EU reform, Marie Kondo-style

If theres one thing we can all, perhaps, agree on it is this: We live in messy times. The global order is changing, our societies are becoming more polarized and something should be done about it.

The trouble is no one really knows what to do. Heres one solution: To make space for the new, get rid of the old. If Europe wants to face this new world, what better way than to first put its own house in order?

Call it the Marie Kondo approach to European reforms. Europes house, after all, is cluttered and disorganized — no one can find what they need, and everyones yelling at each other to tidy up.

So lets let go of what we dont need, rearrange what we have and maximize its beneficial use — all in six easy steps, Marie Kondo-style.

1. Commit yourself to tidying up

Any attempt to tidy up — whether it be your house or political institutions — will take longer and be more uncomfortable than you anticipated. (Just remember what happened the last time you tried to alphabetize your CDs, or go through your closet.) Only a strong commitment to see the project through until the end will get you through. The same holds true here: No European-scale reform can be successful without leadership, vision and the backing of everyone involved.

2. Imagine your ideal lifestyle

Have your goal in mind before you start. Reform for reforms sake makes no sense. It needs to be tailored to the result you wish to see. Formulate a vision of where Europe should be in 2030, and then implement the steps to lead you there. Identifying the goal wont mean that it wont be a formidable task, but youll know what all the hard work is for. In our case, thats halting climate change, improving Europes social protections for the old and vulnerable, protecting multilateralism and trade, and stopping populists from overturning our democratic systems. Also on the to-do list: Keep up with the galloping speed of new technologies and future-proof our cyber and defense capabilities.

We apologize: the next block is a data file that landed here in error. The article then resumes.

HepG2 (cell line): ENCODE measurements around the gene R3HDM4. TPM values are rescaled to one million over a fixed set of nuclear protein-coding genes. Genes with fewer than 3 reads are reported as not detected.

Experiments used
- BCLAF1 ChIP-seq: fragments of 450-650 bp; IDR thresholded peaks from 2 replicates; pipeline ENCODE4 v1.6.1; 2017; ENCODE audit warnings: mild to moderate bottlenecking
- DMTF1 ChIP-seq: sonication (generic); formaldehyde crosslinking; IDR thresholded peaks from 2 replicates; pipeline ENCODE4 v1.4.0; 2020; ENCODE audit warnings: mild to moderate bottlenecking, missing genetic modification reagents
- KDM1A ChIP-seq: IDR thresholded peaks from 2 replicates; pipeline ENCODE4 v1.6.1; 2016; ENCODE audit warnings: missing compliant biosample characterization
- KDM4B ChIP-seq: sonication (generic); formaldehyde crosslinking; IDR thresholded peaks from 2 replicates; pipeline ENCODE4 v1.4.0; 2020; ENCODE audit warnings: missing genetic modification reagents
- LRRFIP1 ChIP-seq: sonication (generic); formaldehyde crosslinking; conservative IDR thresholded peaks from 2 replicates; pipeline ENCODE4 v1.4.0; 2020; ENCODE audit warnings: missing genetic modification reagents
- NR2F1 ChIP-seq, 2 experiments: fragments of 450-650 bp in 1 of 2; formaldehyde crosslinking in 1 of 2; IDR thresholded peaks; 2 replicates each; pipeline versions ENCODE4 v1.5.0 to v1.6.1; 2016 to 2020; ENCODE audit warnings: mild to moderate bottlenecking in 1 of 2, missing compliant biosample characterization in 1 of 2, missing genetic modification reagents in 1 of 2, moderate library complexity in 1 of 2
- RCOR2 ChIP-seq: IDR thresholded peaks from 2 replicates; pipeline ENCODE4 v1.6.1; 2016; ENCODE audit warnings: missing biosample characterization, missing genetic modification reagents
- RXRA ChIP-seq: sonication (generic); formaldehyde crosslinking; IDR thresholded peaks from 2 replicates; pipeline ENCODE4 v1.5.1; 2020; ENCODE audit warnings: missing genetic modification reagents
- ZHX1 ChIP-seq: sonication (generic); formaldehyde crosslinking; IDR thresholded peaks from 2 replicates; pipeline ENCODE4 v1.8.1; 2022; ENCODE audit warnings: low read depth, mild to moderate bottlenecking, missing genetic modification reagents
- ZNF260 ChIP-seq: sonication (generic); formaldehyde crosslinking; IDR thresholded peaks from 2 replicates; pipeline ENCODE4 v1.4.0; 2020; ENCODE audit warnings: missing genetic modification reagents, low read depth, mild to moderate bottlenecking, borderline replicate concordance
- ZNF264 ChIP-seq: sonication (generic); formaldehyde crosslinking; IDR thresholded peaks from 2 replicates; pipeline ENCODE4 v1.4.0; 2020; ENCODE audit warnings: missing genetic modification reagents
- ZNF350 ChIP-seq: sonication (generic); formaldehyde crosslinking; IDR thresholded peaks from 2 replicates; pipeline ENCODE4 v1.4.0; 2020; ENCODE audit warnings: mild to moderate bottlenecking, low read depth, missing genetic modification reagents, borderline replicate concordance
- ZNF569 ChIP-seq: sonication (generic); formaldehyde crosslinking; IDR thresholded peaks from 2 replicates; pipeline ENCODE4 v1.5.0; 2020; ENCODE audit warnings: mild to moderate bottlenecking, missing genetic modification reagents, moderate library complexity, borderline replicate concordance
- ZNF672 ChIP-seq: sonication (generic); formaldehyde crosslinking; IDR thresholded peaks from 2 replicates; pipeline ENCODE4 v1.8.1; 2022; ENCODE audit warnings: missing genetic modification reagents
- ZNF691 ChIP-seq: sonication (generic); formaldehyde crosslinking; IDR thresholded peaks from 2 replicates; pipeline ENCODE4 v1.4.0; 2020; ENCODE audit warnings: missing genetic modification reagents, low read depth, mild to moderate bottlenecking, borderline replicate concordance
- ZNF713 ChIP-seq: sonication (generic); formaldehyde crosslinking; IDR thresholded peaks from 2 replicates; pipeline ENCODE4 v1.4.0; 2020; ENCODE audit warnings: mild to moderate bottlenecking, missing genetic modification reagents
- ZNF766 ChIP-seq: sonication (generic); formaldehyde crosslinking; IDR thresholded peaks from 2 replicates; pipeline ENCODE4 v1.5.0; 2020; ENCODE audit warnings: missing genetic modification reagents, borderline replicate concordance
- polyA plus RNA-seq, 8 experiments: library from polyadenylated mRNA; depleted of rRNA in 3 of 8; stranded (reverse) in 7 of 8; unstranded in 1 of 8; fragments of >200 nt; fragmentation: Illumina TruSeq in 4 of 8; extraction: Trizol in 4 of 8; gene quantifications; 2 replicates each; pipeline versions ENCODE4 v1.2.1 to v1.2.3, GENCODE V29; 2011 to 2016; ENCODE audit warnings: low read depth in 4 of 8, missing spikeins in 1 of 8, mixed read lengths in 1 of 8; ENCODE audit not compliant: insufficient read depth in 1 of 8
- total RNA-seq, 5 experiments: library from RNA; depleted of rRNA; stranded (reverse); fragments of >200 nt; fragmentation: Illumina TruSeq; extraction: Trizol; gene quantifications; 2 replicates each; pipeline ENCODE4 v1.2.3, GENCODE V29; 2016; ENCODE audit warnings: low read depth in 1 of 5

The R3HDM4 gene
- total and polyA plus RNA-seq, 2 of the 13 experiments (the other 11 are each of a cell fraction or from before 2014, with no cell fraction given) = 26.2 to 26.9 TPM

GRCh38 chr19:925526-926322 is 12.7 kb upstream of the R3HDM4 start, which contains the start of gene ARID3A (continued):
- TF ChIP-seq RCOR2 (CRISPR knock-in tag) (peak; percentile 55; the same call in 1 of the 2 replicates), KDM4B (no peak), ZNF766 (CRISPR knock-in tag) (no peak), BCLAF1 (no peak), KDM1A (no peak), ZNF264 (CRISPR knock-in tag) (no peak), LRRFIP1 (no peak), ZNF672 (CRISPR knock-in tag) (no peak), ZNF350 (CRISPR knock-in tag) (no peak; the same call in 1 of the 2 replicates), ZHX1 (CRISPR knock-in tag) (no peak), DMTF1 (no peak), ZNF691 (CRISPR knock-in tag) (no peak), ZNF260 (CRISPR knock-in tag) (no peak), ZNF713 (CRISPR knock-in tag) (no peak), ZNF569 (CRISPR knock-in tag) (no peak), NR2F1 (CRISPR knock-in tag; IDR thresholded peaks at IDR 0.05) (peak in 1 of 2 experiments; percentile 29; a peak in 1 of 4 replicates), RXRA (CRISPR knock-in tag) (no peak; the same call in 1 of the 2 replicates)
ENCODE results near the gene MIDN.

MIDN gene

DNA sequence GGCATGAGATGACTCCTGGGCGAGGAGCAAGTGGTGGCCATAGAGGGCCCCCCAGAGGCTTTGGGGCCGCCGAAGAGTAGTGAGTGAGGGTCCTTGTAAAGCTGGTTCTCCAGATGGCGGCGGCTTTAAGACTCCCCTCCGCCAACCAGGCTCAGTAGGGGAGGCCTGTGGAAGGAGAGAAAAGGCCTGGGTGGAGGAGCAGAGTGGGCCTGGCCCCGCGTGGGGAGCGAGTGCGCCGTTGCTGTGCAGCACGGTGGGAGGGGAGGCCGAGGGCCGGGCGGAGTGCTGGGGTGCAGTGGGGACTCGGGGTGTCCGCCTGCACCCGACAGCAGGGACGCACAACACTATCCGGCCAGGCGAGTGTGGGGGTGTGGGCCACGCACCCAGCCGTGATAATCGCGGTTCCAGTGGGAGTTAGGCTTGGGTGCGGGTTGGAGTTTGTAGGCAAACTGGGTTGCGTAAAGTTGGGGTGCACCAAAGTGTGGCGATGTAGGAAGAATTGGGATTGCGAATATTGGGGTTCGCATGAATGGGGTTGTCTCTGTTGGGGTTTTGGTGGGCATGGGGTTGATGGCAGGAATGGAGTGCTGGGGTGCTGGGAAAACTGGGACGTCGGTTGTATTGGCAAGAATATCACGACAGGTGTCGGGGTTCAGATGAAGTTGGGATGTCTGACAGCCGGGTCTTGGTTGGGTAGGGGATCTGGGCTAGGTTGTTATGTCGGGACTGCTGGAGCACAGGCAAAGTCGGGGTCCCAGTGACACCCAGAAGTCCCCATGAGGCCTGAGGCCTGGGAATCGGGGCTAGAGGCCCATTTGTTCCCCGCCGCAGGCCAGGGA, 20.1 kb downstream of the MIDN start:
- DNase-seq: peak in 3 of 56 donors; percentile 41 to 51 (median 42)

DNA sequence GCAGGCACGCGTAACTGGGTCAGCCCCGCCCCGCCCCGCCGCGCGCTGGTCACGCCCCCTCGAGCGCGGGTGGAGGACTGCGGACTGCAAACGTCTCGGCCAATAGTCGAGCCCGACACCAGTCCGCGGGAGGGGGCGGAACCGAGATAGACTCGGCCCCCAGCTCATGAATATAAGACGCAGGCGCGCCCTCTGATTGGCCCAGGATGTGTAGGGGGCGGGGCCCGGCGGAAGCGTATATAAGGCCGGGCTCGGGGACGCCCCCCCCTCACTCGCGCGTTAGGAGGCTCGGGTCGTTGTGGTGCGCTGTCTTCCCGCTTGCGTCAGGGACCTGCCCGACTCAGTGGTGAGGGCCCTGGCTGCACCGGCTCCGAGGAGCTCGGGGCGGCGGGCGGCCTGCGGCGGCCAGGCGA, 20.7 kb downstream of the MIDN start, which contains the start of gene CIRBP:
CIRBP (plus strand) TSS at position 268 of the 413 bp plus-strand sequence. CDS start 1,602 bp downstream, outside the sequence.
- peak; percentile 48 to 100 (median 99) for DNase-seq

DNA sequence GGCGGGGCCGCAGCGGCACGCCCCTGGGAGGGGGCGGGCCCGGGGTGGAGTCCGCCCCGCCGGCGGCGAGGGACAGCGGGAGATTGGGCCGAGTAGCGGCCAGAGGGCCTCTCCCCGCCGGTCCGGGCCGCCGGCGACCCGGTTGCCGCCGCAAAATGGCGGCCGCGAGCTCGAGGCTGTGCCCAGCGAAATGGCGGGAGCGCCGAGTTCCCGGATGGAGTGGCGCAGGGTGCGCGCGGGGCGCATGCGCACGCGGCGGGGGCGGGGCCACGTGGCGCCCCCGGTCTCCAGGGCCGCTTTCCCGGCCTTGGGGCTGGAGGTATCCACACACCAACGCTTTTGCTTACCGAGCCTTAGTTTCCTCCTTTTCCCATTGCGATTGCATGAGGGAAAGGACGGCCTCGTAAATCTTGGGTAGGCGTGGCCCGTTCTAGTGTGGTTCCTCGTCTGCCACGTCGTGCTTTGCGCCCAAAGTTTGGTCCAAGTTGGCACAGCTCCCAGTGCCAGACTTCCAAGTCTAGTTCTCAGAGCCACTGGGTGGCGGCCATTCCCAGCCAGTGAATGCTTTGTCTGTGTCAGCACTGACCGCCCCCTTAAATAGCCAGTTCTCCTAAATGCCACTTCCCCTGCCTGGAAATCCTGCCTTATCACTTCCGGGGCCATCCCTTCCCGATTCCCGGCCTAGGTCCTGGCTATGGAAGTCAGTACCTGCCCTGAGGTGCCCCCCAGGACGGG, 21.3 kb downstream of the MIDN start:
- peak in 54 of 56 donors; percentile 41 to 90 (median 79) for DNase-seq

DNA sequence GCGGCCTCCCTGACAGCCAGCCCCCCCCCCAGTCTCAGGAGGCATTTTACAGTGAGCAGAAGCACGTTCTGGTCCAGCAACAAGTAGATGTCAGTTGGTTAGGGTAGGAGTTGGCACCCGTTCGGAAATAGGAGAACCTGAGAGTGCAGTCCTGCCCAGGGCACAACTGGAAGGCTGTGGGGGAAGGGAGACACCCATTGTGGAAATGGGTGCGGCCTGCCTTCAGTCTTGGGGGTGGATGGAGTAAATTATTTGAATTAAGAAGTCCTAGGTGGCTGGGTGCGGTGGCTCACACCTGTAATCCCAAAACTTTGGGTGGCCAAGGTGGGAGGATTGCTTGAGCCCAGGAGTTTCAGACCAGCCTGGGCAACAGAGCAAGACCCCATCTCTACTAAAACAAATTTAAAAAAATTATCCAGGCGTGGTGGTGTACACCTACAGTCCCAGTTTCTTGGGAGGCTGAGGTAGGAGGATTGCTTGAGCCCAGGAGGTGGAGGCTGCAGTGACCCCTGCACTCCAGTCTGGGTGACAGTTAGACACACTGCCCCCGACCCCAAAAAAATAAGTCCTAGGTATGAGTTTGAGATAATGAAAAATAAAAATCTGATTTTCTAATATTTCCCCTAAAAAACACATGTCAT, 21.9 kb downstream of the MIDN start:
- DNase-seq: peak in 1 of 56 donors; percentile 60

3. Discard first

Getting your house in order is not just about moving things around; it is chiefly about letting go of things that no longer serve you. In Europe, that might mean an attachment to national prerogatives when it comes to certain policy areas — such as defense, foreign policy or even border control. Or it could mean conflicts we refuse to handle or reforms of international institutions we keep postponing. We might also need to relegate to the dustbin certain procedures weve grown used to, such as consensus-based decision-making, or even political styles that are now old-fashioned. Discarding items does not mean they havent served us well: It simply means their time is up.

4. Tidy by category, not by institution

When you de-clutter your house, the natural instinct is to do this room by room. Marie Kondo takes a different view: Handle all items from one category at the same time, no matter which room theyre in. This applies to Europe, too: Rather than reform by institution, look at every unit, department and institution dealing with a certain aspect of policy — from municipal councils to ministries, from European bodies to regional ones. This way, youve comprehensively reformed an area of responsibility rather than superficially tidied up hierarchical pockets.

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